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Mynafee Gorse

Bill Dunn's page

Goblin Squad Member. Pathfinder Adventure Path Charter Subscriber. Pathfinder Society Member. 5,596 posts (6,572 including aliases). 4 reviews. No lists. 1 wishlist. 1 Pathfinder Society character. 21 aliases.


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A double move can get you to the end of the tunnel, Cassandra - assuming you move on foot rather than pop about. I'll leave your token there under the assumption that you're OK with getting in position do what you're thinking of doing...

You may not have alchemists fire, Wednesday, but...

Tobias and Holt start scrambling and digging about their gear. The clinking of bottles foreshadows their appearance - they bring out a few bottles of alchemist fire and start setting them up for easy grabbing and throwing.
"Hurry up, Holt! We can't let them kill Jeremy. Callie would kill us!"
"I'm hurryin', I'm hurryin'!"

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mechaPoet wrote:
mechaPoet wrote:
Honestly, I find "Gamer" itself to be a strange identifying label.
I'm escalating my stance. The term "gamer" is frankly embarrassing for all involved.

Why? I play games and have been an avid game hobbyist for 35 years. Why shouldn't I be proud to wear the term "gamer"?

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Though she's also a gamer, my wife has generally been proud of her self-declared "geekgirl" identity. And she's 47 and was over 30 when she took that identifying label on. So as far as "-girl" or "-boy" being a putdown, a person's mileage may vary.

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Selvaxri wrote:

It's sad to hear that this person was making no effort to differentiate himself from being a legit Pathfinder table.

At conventions, there are going to be all sorts of games available, using a wide variety of game systems. None of them are really illegitimate. They were using the PF rules, even if badly, that makes them as legit as anything else. There's no implication of fraud or anything here.

What they seem to have been was a jerk table, run by crappy GM. That's a completely different issue from legitimacy, though no less disappointing for the unfortunate participants.

Firdall simply tears into the hapless boar. It cannot withstand so much injury and it collapses in a heap. Now, two boars lie on the ground, ready for dressing.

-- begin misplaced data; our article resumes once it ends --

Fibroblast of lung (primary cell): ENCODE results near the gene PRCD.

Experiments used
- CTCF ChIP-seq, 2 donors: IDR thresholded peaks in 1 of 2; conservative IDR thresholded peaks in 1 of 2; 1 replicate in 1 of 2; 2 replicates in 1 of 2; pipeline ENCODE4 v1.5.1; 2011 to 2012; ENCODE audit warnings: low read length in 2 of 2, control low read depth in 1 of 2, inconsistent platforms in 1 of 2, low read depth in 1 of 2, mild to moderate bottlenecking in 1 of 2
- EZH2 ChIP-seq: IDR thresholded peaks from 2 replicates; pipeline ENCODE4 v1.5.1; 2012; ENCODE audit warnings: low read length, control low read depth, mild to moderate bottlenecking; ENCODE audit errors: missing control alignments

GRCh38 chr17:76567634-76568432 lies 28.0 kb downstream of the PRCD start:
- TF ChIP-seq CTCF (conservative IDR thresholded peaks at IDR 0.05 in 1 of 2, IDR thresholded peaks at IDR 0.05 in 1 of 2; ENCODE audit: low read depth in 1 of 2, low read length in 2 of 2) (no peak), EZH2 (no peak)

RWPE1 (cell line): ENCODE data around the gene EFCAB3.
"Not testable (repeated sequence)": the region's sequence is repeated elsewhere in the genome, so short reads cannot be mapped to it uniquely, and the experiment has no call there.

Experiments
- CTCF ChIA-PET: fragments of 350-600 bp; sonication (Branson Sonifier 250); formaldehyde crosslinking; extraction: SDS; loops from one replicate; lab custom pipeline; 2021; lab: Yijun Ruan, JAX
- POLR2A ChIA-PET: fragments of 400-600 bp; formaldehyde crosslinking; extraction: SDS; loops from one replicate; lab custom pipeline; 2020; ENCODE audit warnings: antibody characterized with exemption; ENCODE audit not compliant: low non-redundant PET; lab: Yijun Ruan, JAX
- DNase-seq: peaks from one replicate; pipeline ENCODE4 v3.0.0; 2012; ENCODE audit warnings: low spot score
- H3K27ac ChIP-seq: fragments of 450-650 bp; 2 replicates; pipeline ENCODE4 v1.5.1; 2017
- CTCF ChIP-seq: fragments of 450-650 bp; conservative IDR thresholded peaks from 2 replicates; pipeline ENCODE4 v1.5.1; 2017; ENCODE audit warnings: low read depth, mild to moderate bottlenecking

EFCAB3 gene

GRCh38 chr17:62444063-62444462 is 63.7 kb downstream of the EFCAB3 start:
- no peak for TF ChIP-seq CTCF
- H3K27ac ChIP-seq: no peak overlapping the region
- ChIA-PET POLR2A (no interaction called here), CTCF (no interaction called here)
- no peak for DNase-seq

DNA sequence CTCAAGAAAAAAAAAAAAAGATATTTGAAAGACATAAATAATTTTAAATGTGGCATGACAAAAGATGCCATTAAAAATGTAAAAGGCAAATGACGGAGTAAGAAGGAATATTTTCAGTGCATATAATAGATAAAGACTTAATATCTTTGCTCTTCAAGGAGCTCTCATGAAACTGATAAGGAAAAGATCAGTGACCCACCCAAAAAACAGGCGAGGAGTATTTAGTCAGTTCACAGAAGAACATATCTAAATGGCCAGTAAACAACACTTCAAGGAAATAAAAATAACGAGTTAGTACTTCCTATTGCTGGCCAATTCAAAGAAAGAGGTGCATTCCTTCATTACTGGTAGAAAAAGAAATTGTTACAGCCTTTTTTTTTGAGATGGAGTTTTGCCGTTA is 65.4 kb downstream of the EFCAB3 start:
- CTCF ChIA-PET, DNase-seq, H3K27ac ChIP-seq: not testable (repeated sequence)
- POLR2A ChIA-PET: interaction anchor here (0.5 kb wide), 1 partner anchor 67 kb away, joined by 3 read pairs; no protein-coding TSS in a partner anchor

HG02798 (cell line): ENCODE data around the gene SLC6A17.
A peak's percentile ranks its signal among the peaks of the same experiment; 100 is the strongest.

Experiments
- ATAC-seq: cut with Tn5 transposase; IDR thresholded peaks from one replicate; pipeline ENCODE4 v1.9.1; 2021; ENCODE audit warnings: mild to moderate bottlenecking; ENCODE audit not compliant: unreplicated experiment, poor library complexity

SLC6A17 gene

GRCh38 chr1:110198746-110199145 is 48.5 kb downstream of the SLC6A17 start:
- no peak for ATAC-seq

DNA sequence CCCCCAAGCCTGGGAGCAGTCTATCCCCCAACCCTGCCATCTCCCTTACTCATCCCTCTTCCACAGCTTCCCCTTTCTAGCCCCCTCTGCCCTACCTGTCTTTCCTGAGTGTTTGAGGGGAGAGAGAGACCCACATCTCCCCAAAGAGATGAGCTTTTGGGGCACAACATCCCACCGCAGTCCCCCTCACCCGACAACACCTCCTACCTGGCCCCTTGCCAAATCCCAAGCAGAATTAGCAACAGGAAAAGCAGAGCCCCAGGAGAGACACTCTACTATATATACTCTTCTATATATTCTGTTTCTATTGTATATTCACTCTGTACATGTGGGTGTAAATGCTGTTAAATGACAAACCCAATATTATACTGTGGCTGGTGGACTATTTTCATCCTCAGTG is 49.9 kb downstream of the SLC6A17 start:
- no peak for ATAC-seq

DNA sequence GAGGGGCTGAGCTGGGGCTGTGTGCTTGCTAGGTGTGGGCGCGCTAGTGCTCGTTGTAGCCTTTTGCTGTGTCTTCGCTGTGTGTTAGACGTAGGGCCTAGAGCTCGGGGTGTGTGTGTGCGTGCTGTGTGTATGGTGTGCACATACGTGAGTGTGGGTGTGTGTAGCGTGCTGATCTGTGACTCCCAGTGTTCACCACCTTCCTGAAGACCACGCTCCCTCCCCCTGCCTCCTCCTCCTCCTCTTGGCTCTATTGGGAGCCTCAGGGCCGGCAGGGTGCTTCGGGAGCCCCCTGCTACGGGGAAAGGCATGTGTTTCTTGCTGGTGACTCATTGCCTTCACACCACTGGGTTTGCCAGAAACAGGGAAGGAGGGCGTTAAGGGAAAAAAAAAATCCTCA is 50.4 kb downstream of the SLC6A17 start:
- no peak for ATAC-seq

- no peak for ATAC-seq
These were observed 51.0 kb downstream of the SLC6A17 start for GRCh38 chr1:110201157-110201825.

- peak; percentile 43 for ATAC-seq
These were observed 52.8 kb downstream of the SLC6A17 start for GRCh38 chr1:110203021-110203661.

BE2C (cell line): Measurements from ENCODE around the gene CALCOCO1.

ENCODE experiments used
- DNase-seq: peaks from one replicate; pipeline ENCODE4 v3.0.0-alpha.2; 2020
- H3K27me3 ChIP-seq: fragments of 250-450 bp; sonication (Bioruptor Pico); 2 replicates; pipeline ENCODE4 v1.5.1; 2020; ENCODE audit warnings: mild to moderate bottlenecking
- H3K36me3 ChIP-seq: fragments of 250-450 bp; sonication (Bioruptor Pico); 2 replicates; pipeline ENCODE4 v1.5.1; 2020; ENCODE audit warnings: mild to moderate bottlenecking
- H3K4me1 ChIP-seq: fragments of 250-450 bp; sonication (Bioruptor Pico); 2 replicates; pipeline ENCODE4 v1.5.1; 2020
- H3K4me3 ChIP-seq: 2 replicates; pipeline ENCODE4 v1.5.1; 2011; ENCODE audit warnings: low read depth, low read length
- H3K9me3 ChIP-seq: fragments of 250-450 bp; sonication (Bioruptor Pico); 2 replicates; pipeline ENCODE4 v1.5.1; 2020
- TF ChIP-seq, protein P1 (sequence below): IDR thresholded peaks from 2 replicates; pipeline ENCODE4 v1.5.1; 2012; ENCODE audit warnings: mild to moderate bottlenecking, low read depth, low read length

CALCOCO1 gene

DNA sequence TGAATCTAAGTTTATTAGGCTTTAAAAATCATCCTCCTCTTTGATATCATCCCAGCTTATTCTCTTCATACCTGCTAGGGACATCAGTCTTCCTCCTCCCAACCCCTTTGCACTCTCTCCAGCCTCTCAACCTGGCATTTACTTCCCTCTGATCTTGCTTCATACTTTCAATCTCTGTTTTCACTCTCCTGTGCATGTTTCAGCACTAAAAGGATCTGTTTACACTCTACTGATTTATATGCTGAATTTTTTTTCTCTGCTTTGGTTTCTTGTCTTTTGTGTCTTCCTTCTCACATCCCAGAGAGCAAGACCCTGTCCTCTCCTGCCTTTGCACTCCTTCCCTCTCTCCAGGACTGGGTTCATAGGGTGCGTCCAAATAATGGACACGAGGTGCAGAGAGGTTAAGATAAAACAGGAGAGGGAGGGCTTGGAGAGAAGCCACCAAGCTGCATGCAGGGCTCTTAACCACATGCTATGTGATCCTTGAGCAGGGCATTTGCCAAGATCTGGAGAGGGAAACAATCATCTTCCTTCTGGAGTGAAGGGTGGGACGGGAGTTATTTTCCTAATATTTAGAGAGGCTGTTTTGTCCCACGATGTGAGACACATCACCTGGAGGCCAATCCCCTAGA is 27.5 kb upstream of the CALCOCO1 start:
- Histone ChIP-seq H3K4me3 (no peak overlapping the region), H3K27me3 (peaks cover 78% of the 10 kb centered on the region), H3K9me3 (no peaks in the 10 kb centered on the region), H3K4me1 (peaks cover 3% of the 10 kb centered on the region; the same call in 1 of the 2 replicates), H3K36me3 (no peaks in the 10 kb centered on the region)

"Fantastic! I can see you have a great future ahead of you as a hunter, my friend," Aldern calls out, clearly pleased by the result of this morning's hunt. He slides down from his saddle. "We will be able to bring quite a prize back to Ameiko's fire pit, thanks to all of you. And Rex here, has been properly blooded as well. Come here, boy!" He then gives his new dog a treat from his pocket.

The boar carcasses are not too hard to clean, but the work is gory and smelly. Aldern breaks out the picnic prepared earlier by Ameiko. "Let us rest for a bit, friends, before we return to Sandpoint. You are doubtlessly thirsty and in need of food." He starts to offer bread and cheese around, but makes a point to offer the first piece of a sweet spice cake to Alesta.

Depends on whether or not you want to rescue Jeremy and to what lengths you're willing to go...

Sorry, got called away last night as I was posting and didn't get to finish.

The boar is weak on its feet. Rex attempts to go for the kill, but the boar manages to brush him off.
bite: 1d20 + 3 ⇒ (8) + 3 = 11

The boar tries desperately to gore Firdall to retaliate against his terrible claws. The cat man is too swift to be caught.
gore: 1d20 + 4 ⇒ (5) + 4 = 9

Everyone is up

Darnak's strikes fail to bother the boar - its hide is too thick to mark such blows. But Firdall's claws do rend porcine flesh.

Another scream comes from Alesta. The boar squeals more in rage than in pain. Though grievously wounded, the boar fights on.
Fort save: 1d20 + 6 ⇒ (11) + 6 = 17

Menlo now takes his turn and tries to stab at the boar's vitals with his rapier. But he fails to line up his shot properly and the rapier goes wide of the mark.